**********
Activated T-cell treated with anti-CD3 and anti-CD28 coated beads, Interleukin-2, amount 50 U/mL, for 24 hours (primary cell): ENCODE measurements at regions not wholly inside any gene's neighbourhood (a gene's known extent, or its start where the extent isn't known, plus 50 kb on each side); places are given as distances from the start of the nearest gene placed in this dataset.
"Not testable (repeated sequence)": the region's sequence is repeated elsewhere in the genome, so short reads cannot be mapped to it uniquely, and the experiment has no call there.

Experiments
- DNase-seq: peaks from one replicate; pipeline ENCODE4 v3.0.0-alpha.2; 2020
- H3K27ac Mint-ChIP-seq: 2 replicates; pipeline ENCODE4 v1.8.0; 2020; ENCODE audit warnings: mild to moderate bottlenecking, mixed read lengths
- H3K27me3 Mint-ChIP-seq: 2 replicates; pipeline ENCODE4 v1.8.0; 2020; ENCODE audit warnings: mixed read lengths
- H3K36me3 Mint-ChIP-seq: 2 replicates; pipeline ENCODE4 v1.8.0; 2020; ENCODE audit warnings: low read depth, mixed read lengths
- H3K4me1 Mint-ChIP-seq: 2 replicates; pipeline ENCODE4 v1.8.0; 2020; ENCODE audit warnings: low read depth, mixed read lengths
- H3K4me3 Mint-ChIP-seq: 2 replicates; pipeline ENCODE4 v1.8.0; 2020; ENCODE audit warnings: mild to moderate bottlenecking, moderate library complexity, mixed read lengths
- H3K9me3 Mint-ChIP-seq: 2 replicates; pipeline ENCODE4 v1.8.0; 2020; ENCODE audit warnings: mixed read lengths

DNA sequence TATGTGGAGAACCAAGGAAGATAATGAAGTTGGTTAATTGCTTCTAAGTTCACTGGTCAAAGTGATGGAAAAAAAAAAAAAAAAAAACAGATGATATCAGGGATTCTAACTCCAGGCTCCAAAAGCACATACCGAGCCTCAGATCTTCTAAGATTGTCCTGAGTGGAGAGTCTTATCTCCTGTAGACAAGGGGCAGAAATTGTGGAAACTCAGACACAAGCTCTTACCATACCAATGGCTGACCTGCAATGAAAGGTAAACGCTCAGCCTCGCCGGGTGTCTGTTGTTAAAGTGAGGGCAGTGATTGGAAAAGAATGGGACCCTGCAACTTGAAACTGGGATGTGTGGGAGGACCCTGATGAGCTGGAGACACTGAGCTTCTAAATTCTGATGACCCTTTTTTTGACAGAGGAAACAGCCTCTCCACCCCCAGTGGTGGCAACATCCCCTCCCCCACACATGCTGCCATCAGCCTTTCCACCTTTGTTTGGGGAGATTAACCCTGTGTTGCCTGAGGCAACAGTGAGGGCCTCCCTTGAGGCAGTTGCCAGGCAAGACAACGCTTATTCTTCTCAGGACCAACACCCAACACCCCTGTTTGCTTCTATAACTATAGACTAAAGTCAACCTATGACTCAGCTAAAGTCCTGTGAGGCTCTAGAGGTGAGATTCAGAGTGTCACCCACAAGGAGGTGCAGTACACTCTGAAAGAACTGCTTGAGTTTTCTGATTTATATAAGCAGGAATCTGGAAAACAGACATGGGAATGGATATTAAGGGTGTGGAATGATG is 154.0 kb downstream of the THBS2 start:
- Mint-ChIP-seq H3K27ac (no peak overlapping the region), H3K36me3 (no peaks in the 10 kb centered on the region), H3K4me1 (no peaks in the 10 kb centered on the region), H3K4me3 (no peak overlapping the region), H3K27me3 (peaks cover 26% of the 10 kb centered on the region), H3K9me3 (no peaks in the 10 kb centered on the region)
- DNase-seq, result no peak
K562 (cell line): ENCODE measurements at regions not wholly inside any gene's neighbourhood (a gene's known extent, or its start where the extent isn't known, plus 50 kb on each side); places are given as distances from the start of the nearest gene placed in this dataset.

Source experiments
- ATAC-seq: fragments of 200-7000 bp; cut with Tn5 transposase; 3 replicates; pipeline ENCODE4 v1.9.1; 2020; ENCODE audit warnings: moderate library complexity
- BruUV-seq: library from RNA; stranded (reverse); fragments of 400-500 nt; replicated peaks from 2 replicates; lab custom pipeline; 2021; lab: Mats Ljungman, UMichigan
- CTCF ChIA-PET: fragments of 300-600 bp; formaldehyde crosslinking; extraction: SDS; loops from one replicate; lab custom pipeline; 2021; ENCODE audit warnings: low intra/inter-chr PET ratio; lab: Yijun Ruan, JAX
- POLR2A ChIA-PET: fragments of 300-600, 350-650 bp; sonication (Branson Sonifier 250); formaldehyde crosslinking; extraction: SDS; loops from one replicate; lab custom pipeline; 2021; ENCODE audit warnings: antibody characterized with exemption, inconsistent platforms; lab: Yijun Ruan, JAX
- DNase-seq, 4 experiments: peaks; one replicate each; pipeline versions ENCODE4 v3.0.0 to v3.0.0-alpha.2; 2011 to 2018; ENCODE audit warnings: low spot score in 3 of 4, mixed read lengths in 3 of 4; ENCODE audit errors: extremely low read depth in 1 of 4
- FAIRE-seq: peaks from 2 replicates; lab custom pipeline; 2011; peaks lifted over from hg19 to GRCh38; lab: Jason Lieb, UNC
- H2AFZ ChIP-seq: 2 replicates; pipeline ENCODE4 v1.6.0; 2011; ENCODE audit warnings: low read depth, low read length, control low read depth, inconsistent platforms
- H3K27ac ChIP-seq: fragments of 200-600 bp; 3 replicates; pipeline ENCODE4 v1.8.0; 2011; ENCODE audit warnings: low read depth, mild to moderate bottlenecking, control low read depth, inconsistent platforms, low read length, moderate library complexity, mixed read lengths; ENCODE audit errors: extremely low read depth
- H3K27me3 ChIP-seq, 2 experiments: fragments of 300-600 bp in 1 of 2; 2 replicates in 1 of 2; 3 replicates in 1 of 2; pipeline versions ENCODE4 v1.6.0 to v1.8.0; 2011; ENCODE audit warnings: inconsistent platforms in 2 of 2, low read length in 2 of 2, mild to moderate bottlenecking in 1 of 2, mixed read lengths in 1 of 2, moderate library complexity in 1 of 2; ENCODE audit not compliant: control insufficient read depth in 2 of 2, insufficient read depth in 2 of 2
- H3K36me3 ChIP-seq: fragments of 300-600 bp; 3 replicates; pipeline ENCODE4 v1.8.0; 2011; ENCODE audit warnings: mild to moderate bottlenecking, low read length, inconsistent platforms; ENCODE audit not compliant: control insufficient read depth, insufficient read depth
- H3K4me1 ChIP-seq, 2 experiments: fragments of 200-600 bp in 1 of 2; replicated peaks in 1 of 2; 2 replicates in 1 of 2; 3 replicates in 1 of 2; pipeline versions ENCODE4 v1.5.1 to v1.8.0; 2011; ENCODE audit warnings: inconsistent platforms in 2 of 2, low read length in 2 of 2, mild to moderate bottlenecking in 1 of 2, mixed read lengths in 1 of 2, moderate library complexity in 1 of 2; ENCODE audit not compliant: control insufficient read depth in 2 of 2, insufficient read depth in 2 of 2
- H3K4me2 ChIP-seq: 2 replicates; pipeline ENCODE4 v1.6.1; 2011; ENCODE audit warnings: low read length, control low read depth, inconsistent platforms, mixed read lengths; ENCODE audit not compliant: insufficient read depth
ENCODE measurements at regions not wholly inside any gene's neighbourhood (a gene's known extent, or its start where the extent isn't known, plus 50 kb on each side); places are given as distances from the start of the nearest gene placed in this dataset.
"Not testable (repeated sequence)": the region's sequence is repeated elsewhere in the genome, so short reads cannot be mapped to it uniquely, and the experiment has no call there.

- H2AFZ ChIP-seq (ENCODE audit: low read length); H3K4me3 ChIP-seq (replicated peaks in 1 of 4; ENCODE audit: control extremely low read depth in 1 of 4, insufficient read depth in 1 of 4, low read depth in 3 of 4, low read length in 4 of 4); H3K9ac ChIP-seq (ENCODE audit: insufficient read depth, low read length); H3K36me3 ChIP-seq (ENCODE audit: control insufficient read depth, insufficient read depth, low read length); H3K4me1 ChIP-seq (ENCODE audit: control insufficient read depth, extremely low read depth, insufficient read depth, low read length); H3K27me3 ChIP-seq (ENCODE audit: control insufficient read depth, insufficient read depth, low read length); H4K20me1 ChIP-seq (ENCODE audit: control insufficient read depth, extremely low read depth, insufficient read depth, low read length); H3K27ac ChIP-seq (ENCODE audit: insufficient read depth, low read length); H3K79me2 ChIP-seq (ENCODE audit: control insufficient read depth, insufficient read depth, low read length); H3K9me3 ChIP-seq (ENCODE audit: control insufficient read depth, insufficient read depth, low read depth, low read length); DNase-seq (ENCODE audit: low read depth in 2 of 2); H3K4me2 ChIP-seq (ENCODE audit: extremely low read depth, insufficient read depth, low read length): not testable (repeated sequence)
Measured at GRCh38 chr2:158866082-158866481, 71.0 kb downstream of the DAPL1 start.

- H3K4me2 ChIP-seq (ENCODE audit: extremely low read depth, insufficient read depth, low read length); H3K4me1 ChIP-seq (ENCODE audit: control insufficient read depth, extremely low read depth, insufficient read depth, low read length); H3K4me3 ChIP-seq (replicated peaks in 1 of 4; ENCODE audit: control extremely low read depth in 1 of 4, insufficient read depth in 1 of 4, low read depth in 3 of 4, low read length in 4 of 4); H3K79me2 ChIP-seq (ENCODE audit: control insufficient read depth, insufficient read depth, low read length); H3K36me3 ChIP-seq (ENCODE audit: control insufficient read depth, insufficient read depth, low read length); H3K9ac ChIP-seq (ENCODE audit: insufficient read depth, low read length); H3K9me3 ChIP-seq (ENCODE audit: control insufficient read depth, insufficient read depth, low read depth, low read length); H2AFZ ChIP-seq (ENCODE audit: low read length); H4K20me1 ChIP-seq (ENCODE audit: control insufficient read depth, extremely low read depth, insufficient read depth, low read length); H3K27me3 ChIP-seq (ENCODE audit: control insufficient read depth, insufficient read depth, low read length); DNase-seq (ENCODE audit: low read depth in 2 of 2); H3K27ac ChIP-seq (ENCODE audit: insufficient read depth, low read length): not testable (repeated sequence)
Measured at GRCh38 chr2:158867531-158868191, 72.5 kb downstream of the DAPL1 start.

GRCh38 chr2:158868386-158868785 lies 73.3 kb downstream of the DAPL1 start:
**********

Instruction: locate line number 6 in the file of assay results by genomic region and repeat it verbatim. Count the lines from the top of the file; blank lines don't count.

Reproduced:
- H3K27me3 Mint-ChIP-seq: 2 replicates; pipeline ENCODE4 v1.8.0; 2020; ENCODE audit warnings: mixed read lengths